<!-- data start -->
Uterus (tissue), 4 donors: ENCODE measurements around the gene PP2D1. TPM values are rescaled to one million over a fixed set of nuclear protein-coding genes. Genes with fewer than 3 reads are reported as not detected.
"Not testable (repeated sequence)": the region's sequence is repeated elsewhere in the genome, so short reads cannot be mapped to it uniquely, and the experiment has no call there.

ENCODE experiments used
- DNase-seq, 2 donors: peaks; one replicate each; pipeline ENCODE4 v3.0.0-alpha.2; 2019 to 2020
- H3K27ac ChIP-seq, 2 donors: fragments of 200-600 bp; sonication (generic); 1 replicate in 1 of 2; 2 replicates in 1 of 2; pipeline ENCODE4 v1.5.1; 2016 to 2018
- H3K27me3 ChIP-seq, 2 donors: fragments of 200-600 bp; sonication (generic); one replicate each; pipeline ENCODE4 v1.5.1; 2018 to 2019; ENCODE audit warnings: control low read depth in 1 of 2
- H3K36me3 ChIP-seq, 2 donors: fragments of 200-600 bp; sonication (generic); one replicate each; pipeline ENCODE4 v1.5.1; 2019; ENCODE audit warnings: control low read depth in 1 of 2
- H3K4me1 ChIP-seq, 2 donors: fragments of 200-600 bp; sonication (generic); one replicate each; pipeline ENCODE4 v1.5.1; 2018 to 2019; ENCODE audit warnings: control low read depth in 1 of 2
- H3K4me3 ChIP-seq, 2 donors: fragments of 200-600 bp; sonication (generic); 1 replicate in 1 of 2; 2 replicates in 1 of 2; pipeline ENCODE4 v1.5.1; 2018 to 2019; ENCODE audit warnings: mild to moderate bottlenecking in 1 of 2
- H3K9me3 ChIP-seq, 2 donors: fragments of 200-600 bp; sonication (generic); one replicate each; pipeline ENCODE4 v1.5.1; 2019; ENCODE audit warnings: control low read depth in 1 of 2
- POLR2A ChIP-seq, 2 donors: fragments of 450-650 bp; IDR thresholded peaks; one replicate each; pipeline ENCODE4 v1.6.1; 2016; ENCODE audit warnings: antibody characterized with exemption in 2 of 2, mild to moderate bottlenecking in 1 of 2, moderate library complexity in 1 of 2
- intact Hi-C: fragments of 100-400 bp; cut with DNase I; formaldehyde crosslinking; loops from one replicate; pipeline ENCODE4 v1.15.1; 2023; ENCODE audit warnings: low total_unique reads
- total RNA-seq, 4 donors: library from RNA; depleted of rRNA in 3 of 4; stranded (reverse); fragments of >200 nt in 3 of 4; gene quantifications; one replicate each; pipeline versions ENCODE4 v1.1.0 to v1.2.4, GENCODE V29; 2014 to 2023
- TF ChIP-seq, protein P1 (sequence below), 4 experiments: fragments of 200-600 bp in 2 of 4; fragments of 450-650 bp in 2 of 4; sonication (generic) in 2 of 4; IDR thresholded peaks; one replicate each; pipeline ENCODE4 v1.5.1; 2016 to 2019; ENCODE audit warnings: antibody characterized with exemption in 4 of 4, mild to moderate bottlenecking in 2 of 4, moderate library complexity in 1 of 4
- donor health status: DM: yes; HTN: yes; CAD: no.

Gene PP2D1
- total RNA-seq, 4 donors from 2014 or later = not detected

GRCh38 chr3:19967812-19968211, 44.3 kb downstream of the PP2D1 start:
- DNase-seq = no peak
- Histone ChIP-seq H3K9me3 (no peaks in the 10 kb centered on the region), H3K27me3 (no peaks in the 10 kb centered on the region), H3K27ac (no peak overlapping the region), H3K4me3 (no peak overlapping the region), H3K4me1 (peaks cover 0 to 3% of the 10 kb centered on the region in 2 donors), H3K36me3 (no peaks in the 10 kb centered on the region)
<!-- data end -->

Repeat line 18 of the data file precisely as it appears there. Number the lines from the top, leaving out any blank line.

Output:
GRCh38 chr3:19967812-19968211, 44.3 kb downstream of the PP2D1 start: